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Hi Guys. I totally agree about getting a good cut and a half decent finish from a bandsaw. I have a large Jet bandsaw and i use it a lot. I have found the axcaliber blades to be very good but even so the finish is better than other blades I have used but is still not that good. I have a Makita professional orbital sander (over £300) and a Hitachi palm sander and it is a tedious job sanding the band saw marks off. When the belt/disc sander arrives things will be considerably better for the smaller items.
 

devonwoody

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Could not imagine with all your tools and machinery you would have wanted to plane away half and inch of timber tho. (hammer)
 

Chippygeoff

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Hi Guys. Just thought I would clarify something. You all seem to think I am going to plane away loads of timber to get it down to a 1/4 inch. I am not that stupid and timber being the price that it is I want the minimum of waste. What I said was that I want timber for scroll saw work from 3/4 to 1/4inch. I shall cut timber near enough to the thickness I need and then plane it which will mean a couple of passes and hey presto job done.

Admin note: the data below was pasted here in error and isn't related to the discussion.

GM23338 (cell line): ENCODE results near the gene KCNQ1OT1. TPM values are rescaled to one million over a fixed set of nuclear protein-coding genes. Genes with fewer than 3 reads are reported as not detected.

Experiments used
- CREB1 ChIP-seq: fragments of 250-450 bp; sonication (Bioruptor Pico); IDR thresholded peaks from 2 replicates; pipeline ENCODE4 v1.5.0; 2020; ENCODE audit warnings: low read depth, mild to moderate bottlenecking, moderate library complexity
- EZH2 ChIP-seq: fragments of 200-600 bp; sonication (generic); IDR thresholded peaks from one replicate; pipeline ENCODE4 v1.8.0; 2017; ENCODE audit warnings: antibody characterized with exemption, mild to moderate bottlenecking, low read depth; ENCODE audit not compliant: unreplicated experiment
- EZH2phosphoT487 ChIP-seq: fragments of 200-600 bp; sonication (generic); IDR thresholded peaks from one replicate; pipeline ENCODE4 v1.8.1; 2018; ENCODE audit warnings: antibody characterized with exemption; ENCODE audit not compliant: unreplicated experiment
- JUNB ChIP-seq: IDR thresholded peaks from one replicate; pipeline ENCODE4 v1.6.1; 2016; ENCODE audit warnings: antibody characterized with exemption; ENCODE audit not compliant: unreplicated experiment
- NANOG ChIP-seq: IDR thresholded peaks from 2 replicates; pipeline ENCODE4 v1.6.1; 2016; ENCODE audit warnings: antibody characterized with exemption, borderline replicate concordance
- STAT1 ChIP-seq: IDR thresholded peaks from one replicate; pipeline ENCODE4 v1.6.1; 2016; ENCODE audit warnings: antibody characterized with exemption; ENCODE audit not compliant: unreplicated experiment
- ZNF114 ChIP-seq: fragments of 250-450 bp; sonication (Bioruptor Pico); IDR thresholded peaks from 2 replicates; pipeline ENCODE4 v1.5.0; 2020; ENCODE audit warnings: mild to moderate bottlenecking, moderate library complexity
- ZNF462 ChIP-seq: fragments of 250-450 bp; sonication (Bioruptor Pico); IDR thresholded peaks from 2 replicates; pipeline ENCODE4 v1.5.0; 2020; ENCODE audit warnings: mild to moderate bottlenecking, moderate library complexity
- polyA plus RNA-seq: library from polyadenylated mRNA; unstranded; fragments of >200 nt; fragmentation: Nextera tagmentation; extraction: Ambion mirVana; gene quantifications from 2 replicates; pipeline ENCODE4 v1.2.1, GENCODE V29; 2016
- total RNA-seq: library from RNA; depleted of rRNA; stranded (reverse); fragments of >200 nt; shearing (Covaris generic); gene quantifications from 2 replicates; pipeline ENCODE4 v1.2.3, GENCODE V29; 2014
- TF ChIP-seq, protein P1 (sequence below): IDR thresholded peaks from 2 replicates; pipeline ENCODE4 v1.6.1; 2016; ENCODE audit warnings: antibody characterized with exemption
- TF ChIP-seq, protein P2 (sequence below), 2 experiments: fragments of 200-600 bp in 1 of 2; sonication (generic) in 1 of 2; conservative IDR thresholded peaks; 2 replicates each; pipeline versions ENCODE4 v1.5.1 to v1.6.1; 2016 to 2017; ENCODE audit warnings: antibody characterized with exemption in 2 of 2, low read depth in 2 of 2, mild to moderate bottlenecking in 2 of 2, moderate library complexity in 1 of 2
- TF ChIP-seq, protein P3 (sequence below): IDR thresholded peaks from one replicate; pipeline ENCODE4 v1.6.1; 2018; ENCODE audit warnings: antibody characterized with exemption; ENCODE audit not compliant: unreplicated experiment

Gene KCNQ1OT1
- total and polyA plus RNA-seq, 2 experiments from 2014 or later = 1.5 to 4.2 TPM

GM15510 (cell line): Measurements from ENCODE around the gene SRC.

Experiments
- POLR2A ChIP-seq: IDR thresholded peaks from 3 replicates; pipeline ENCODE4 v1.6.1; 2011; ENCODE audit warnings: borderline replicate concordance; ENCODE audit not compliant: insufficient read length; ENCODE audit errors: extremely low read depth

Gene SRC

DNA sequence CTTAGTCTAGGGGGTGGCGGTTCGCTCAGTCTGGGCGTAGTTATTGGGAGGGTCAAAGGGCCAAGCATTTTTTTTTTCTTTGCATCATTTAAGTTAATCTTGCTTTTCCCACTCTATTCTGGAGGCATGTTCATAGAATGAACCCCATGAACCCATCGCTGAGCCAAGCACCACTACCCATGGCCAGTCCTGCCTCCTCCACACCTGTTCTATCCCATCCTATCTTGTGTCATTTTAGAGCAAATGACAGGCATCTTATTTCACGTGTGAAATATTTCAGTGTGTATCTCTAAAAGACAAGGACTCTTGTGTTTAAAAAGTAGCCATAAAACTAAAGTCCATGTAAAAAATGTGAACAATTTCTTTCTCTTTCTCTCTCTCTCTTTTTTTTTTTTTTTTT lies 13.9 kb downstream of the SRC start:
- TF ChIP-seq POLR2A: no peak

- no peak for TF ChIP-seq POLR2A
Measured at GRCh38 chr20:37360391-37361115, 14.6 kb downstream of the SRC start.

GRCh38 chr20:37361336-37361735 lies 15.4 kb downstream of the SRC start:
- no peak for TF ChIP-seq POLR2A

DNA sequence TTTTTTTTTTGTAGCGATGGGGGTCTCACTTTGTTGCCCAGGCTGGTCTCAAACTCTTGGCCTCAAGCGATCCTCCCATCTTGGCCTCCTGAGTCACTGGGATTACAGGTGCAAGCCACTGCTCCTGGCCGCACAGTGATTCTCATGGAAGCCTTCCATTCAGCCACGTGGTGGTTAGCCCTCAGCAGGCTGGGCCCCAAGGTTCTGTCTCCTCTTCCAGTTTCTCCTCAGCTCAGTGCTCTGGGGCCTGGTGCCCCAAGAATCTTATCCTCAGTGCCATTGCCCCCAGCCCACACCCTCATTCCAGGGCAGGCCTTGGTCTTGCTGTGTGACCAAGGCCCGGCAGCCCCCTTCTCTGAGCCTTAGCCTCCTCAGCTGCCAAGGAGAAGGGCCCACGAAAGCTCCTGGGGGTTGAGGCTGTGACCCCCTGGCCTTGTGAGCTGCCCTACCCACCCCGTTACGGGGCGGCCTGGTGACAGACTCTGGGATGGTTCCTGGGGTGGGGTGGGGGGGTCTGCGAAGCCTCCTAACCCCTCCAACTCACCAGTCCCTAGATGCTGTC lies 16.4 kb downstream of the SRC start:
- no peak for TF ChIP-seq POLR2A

Geoff.
 

kirkpoore1

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Geoff:

It seems like you have a pretty good handle on things. I have not found resawing to be worth my time, but I buy wood in bulk from small mills so my situation is different. Using your thicknesser to do the cleanup is the right way to go.

As far as resharpening bandsaw blades vs buying new, I would suggest getting a dremel tool and a small diamond bit and try to resharpen them yourself. For resawing you'll need a relatively coarse blade (few teeth per inch), so you can try using one of these bits:
http://www.mytoolstore.com/dremel/dmdbits.html
You'd want to try a 7122, 7134, or 7144. I've had good success resharpening blades a couple of times before the tooth set is too far gone. I think if you use a magnifying glass you'll see well enough to get the technique down. And hey, if it doesn't work, you were going to toss the blade anyway, right?

Good luck...

Kirk
 

Harbo

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A new blade for my Startrite 352 costs about £11 from Ian.

Properly set up this is what it can do - the beech is 10" deep:



The wood is as it came off the saw.


Rod
 

Chippygeoff

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Thanks again to everyone for help and advice. Rod. I am amazed at that 10inch beech straight from the band saw. I thought I had mine pretty well tuned up but obviously I will have to look at it again. I have never seen timber come from a band saw that good. If I can achieve that finish then just a light sand will make it perfect. Thanks again.